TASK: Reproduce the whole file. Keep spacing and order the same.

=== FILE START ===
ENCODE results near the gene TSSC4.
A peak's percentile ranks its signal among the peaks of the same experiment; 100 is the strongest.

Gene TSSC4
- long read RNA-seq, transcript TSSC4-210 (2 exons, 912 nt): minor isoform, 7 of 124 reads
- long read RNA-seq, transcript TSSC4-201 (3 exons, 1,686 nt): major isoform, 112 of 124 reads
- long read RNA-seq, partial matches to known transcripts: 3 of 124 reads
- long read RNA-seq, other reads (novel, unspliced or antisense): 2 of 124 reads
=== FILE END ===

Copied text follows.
ENCODE results near the gene TSSC4.
A peak's percentile ranks its signal among the peaks of the same experiment; 100 is the strongest.

Gene TSSC4
- long read RNA-seq, transcript TSSC4-210 (2 exons, 912 nt): minor isoform, 7 of 124 reads
- long read RNA-seq, transcript TSSC4-201 (3 exons, 1,686 nt): major isoform, 112 of 124 reads
- long read RNA-seq, partial matches to known transcripts: 3 of 124 reads
- long read RNA-seq, other reads (novel, unspliced or antisense): 2 of 124 reads